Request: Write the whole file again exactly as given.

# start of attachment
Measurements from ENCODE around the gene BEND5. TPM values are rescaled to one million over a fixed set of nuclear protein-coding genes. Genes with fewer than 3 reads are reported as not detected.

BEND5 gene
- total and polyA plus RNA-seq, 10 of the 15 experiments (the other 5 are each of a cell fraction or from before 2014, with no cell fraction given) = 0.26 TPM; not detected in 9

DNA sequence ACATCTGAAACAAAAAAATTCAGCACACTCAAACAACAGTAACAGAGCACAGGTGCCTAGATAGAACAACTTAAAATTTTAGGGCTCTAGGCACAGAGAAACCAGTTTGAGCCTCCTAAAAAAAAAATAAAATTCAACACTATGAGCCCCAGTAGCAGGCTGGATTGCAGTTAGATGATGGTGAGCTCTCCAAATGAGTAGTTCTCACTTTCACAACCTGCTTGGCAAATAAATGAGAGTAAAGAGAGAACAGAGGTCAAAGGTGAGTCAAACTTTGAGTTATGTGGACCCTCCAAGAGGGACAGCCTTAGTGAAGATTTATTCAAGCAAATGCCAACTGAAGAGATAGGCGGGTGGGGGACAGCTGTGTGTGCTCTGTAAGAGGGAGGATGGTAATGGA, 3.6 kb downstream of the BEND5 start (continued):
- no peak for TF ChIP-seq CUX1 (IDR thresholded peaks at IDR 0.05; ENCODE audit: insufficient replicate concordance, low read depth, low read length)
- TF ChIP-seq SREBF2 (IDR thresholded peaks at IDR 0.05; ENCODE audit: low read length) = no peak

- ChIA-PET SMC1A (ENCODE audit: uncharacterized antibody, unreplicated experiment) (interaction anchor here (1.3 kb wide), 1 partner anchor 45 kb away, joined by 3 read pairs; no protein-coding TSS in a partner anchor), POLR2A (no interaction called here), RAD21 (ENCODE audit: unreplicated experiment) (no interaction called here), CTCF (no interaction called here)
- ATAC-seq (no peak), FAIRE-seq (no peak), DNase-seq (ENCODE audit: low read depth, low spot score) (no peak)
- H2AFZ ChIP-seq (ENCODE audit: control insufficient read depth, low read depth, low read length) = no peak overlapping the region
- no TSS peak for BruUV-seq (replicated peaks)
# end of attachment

Measurements from ENCODE around the gene BEND5. TPM values are rescaled to one million over a fixed set of nuclear protein-coding genes. Genes with fewer than 3 reads are reported as not detected.

BEND5 gene
- total and polyA plus RNA-seq, 10 of the 15 experiments (the other 5 are each of a cell fraction or from before 2014, with no cell fraction given) = 0.26 TPM; not detected in 9

DNA sequence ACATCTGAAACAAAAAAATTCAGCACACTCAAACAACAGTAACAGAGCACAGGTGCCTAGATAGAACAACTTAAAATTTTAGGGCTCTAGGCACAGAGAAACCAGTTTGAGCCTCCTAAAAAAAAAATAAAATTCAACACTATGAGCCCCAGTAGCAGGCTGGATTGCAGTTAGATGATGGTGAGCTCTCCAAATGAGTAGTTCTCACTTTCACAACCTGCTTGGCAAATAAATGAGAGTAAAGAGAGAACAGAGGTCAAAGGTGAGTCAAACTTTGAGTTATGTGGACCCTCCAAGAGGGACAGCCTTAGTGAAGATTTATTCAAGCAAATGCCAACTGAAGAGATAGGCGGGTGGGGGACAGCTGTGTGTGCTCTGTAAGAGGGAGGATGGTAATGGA, 3.6 kb downstream of the BEND5 start (continued):
- no peak for TF ChIP-seq CUX1 (IDR thresholded peaks at IDR 0.05; ENCODE audit: insufficient replicate concordance, low read depth, low read length)
- TF ChIP-seq SREBF2 (IDR thresholded peaks at IDR 0.05; ENCODE audit: low read length) = no peak

- ChIA-PET SMC1A (ENCODE audit: uncharacterized antibody, unreplicated experiment) (interaction anchor here (1.3 kb wide), 1 partner anchor 45 kb away, joined by 3 read pairs; no protein-coding TSS in a partner anchor), POLR2A (no interaction called here), RAD21 (ENCODE audit: unreplicated experiment) (no interaction called here), CTCF (no interaction called here)
- ATAC-seq (no peak), FAIRE-seq (no peak), DNase-seq (ENCODE audit: low read depth, low spot score) (no peak)
- H2AFZ ChIP-seq (ENCODE audit: control insufficient read depth, low read depth, low read length) = no peak overlapping the region
- no TSS peak for BruUV-seq (replicated peaks)